Abstract

CD14+ blood mononuclear cells co-cultured with chronic lymphocytic leukemia (CLL) B cells can differentiate into large, round, adherent cells that can attract and support survival of CLL cells in vitro. These cells, called nurselike cells (NLC), have distinctive high-level expression of CD68, a property also shared by lymphoma-associated macrophages (LAM), which are found in the secondary lymphoid tissues of patients with follicular lymphoma and appear more prevalent in lymph nodes of patients with therapy-resistant disease. We found that NLC express significantly higher levels of B-cell activating factor belonging to the tumor necrosis factor family (BAFF) than common macrophages, which also can differentiate from CD14+ blood mononuclear cells in vitro. BAFF can induce activation of NF-kB in CLL cells and enhance leukemia-cell survival. To investigate the influence of CLL cells on the differentiation of NLC in vitro, we cultured purified CLL cells for 24h in to generate conditioned media. When CD14+ blood mononuclear cells of healthy donors were cultured for 7 days in the conditioned media, the cells assumed the morphology of NLC and acquired high-level expression of BAFF. In contrast, CD14+ blood mononuclear cells cultured in non-conditioned media did not acquire such changes. Serial dilutions of condition media into non-conditioned media revealed a dose-response relationship between the relative-concentration of the condition media and the capacity of the media to induce NLC-changes in the CD14+ blood mononuclear cells. Although the CLL cells from each patient examined (n=6) could generate conditioned media that was effective in inducing NLC-changes in CD14+ blood mononuclear cells, initial experiments suggest that conditioned media derived from CLL cells with features associated with more aggressive disease (e.g. expression of unmutated IgVH and ZAP-70) showed a higher BAFF-inducing activity compared to condition media derived from CLL cells that expressed mutated IgVH and lacked expression of ZAP-70. Condition media was generated under identical culture condition in all cases. Although IL-10 and TNF-a have been shown to increase BAFF expression in other systems, we did not observe increase in BAFF protein expression on monocytes cultured with increasing amounts with either of these cytokine alone. These studies reveal that CLL cells elaborate a factor(s) that can induce CD14+ blood mononuclear cells to assume properties of NLC, which apparently are similar to the LAM also identified in the tissues of patients with follicular lymphoma. Preliminary biochemical characterization suggests that these factor(s) are heat- and nuclease resistant. The results show a previously unrecognized symbiosis between CLL cells and their microenvironment. Because the survival of neoplastic B cells might depend upon NLC and other such cells in the microenvironment of lymphoid tissues, identification of this factor(s), and development of agents that can block its capacity to induce maturation of CD14+ blood mononuclear cells into NLC, could provide a novel target for therapy of CLL and other indolent B-cell lymphomas.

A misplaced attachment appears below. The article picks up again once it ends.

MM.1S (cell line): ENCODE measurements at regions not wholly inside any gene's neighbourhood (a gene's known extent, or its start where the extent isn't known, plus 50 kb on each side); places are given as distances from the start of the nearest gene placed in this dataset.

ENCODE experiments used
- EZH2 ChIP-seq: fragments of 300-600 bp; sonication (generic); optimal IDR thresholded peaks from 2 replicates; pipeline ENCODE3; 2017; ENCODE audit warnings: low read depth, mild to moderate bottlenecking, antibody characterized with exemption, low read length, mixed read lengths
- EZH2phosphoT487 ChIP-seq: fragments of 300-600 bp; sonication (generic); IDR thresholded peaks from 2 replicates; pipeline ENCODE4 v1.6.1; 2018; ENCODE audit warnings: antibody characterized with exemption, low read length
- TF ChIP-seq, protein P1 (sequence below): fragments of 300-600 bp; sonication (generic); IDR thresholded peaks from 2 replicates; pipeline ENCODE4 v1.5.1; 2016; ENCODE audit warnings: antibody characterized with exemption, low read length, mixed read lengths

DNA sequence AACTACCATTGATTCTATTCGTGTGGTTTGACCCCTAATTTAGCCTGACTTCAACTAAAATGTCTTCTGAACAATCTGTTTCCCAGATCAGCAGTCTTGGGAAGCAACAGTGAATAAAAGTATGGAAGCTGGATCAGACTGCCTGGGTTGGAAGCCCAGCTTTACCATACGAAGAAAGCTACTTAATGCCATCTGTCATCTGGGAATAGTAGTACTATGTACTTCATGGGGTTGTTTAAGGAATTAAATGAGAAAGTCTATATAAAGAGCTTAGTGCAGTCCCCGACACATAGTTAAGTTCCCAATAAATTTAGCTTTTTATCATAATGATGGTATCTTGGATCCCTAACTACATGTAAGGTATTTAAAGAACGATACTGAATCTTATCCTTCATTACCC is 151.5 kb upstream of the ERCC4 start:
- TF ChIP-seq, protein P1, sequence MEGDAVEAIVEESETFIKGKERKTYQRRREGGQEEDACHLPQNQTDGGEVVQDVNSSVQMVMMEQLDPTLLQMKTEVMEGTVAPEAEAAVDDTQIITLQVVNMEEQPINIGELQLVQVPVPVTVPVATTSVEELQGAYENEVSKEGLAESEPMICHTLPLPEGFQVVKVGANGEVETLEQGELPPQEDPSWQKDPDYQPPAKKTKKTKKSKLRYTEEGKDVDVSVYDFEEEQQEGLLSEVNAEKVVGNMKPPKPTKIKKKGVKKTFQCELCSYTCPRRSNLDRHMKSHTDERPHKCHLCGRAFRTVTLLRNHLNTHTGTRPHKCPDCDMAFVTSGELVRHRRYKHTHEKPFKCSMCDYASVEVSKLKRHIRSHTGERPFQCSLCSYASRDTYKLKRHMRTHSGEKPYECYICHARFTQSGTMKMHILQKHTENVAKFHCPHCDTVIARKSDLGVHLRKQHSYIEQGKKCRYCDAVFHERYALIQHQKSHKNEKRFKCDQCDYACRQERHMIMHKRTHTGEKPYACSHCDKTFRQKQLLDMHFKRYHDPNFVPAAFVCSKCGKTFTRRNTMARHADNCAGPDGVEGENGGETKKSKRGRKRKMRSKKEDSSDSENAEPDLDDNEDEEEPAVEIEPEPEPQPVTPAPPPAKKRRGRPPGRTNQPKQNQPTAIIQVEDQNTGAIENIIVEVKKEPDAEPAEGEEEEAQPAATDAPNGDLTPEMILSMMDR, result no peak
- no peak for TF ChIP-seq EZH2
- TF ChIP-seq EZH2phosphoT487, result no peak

Author notes

Disclosure: No relevant conflicts of interest to declare.